If you’re shaking your head at me right now, you’re right. I’m wrong. Adrenaline is not enough to counteract a week of five or less hours of sleep a night and two straight days of barely eating. By mile two, I had given up hope that my legs would lose that leaden feeling, and by mile four when I finally saw my in-laws (the first people, out of fifty thousand, that I had recognized on the course), it was all I could do not to cry. At no point did the joy or energy around me have any effect on my run other than to make me feel utterly alone. By the time I pushed myself over the finish line fifteen minutes later than the slowest time I had expected, I had to force myself to swallow vomit. I spent the next half hour slowly making my way through a crushing number of enthusiastic racers with only one goal – find some quick sugar to restore some semblance of normality to me body. The Pepsi I finally found was warm and flat, but it helped. I was able to hold it together for another few hours while the rest of the racers in the wedding party gathered to celebrate Memorial Day in the stands.
It wasn’t until later, after my much-needed shower, when I was finally alone, that the bitter disappointment overwhelmed me. Five months of training. Five months of visualizing an exciting PR. Five months of talking to people about the race, people who expected me to do well, and to have a good time, who I had to smile blandly at because it hurt to admit just how sad I was. The people I did tell were supportive, of course. They reminded me that it wasn’t my fault, and that my training actually did kick in since I was able to draw on it in terrible circumstances in order to make it over the finish line. I appreciated that the people who love me could say that (and mean it), and probably in a few weeks, I’ll even believe them. I don’t right now, of course. Right now, I just have to grit my teeth and get back out there because I know running makes me happy most days.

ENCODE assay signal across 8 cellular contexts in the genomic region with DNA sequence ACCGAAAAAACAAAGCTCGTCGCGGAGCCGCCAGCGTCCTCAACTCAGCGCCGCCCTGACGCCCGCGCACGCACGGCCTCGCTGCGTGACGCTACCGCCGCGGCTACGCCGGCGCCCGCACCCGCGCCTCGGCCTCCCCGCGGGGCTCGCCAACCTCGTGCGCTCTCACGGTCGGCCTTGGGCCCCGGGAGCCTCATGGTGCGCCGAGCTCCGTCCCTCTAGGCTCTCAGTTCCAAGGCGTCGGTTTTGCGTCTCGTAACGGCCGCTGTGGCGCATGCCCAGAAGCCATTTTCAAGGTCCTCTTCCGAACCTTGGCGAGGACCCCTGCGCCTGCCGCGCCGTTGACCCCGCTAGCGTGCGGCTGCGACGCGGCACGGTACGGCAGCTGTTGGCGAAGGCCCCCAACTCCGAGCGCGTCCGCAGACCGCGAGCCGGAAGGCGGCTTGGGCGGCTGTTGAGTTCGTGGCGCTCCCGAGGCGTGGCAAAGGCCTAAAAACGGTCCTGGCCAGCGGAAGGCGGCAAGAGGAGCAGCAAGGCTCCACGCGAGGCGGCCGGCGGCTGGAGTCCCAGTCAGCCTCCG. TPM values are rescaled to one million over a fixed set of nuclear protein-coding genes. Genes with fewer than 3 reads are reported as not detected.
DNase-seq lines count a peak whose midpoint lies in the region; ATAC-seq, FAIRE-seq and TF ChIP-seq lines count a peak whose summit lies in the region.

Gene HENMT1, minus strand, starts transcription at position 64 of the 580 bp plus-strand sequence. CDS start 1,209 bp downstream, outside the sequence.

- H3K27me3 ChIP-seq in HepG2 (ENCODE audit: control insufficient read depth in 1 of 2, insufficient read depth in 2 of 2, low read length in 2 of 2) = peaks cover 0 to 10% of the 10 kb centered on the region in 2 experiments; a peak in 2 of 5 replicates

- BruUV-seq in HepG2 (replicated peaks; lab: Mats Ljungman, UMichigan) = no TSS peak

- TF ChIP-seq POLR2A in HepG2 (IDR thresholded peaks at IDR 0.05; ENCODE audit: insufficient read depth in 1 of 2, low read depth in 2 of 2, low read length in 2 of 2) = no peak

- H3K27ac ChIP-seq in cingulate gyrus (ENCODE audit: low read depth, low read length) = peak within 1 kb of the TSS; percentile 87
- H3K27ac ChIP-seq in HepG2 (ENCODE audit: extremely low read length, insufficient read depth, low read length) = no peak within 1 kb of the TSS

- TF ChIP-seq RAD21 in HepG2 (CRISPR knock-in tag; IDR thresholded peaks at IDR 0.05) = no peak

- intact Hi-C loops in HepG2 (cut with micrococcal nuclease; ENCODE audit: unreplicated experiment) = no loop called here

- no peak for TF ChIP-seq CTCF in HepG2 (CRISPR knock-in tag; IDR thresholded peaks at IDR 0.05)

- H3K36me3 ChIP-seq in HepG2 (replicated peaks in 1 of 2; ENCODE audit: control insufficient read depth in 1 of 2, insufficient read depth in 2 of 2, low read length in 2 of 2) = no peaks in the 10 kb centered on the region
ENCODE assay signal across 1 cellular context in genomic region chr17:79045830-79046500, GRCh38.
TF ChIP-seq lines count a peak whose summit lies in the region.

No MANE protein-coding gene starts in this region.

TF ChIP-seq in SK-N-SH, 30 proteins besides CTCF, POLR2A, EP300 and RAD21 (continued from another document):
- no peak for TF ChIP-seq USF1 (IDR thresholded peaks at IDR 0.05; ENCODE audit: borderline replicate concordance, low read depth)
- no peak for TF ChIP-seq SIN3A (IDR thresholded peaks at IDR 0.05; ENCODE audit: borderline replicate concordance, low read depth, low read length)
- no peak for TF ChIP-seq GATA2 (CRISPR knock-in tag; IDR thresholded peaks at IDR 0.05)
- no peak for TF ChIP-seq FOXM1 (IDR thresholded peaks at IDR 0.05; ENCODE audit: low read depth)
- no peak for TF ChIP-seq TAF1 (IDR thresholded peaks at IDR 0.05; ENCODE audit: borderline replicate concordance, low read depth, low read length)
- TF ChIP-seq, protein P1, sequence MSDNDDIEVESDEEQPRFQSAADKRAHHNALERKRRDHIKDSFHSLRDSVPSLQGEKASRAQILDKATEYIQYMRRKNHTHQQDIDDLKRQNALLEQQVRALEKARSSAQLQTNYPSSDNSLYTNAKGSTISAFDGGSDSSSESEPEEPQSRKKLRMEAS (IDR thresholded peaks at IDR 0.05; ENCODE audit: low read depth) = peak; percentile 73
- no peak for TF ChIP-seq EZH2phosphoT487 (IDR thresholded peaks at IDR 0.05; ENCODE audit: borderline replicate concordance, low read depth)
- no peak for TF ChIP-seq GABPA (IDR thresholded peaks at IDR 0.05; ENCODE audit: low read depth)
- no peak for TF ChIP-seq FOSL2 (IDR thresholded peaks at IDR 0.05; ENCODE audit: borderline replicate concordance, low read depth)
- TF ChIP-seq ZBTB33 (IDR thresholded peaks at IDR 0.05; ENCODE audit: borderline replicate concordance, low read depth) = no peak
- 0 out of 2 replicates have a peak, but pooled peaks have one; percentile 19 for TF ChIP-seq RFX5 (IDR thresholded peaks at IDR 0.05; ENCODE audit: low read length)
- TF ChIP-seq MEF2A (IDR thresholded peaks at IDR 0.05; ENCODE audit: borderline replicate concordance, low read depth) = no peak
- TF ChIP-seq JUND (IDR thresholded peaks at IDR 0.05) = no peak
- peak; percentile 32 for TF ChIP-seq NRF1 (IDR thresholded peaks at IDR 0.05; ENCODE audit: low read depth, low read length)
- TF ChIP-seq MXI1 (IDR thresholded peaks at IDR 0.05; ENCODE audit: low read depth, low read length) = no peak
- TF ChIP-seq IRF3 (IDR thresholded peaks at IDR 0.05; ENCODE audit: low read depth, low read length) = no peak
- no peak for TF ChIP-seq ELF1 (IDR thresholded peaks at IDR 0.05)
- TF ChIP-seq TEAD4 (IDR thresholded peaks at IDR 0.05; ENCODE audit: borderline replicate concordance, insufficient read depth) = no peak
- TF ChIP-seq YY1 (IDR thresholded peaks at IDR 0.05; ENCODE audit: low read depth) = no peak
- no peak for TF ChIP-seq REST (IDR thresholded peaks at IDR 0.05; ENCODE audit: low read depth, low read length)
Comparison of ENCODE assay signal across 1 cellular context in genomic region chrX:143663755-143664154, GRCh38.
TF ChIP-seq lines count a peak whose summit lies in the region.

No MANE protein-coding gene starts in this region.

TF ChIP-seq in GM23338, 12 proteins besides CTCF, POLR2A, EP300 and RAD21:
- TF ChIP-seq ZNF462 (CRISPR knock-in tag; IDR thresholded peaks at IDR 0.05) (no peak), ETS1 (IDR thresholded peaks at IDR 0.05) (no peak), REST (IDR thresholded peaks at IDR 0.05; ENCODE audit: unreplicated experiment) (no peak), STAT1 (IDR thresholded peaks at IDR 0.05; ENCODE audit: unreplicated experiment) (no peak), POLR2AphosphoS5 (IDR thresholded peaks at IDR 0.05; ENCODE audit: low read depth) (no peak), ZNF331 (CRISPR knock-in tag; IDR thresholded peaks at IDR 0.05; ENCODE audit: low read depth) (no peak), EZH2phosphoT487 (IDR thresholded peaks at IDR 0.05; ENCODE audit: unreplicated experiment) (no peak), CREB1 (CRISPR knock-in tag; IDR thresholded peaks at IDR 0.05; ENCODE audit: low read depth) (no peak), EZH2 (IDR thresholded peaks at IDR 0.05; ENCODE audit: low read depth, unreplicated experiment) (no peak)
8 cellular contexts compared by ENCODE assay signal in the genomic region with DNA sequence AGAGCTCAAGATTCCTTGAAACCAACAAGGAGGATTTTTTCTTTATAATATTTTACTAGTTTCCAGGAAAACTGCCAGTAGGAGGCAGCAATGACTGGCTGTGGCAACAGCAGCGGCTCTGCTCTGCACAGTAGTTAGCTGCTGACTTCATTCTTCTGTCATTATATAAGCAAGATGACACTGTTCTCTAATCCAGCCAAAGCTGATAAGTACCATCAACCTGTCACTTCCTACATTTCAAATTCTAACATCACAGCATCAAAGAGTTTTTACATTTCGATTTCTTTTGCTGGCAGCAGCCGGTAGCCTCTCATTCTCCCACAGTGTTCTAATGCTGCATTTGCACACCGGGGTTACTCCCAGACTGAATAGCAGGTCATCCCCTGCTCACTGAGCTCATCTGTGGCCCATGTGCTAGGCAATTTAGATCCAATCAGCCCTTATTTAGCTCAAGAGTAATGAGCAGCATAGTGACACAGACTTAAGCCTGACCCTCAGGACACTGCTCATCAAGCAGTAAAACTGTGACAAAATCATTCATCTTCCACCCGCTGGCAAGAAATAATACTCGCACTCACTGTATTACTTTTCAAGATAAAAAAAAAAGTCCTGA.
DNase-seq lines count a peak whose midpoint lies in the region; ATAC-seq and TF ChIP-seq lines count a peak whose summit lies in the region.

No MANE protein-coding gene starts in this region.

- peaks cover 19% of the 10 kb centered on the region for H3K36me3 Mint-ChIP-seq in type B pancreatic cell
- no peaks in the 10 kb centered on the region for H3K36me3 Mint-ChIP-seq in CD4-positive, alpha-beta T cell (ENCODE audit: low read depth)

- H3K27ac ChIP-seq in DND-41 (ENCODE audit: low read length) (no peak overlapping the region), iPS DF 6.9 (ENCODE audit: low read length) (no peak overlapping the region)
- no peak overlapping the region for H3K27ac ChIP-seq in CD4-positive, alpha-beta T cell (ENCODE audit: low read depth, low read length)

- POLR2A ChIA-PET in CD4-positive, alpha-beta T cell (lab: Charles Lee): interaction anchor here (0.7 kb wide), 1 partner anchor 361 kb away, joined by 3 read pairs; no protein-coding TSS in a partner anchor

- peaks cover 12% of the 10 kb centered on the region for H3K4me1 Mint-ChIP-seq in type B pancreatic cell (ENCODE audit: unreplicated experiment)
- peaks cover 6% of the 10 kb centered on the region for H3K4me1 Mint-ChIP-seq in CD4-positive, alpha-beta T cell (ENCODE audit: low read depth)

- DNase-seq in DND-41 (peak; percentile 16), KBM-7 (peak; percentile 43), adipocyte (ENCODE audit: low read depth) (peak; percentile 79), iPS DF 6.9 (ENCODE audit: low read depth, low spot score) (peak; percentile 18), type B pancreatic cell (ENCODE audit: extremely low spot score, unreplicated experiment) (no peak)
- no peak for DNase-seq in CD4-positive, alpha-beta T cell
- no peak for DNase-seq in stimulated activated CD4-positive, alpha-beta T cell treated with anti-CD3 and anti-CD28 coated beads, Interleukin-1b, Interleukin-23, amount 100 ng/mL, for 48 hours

That’s where Chi Running comes in. I started reading it a few weeks ago, and even though I haven’t finished it yet, I know it’s going to be the key to reinventing myself as a runner. It’s the lifeline I’m holding onto – that belief, held above all others, in the child-like joy of running. I need that right now. I need that reminder that beyond bad days and heart-breaking races, running is still my happy place. It’s still something I can do that defies the way I imagined myself as a kid and inspires me to persevere in other parts of my life. When I have a good run, it reminds me that I can do anything, really, because running is hard for me. Running is, some days, impossible for me in fact, and yet I still do it. I have failed so many times, and yet here I am, just a few days past failing big, and I want to pick myself up and start again. That is the best version of me, the version running has created.
I love the promise this book offers me. I’ve been fortunate that I haven’t been overly injury prone as a runner, but it’s certainly not effortless exercise, and if the Dreyers can offer me insight into running in a more holistic, body-affirming way, I’m all for it. It won’t shield me from the disappointment that inevitably goes hand in hand with a bad race day, but with any luck, it will assuage my limping spirit.
For more about Danny and Katherine Dreyer, go here.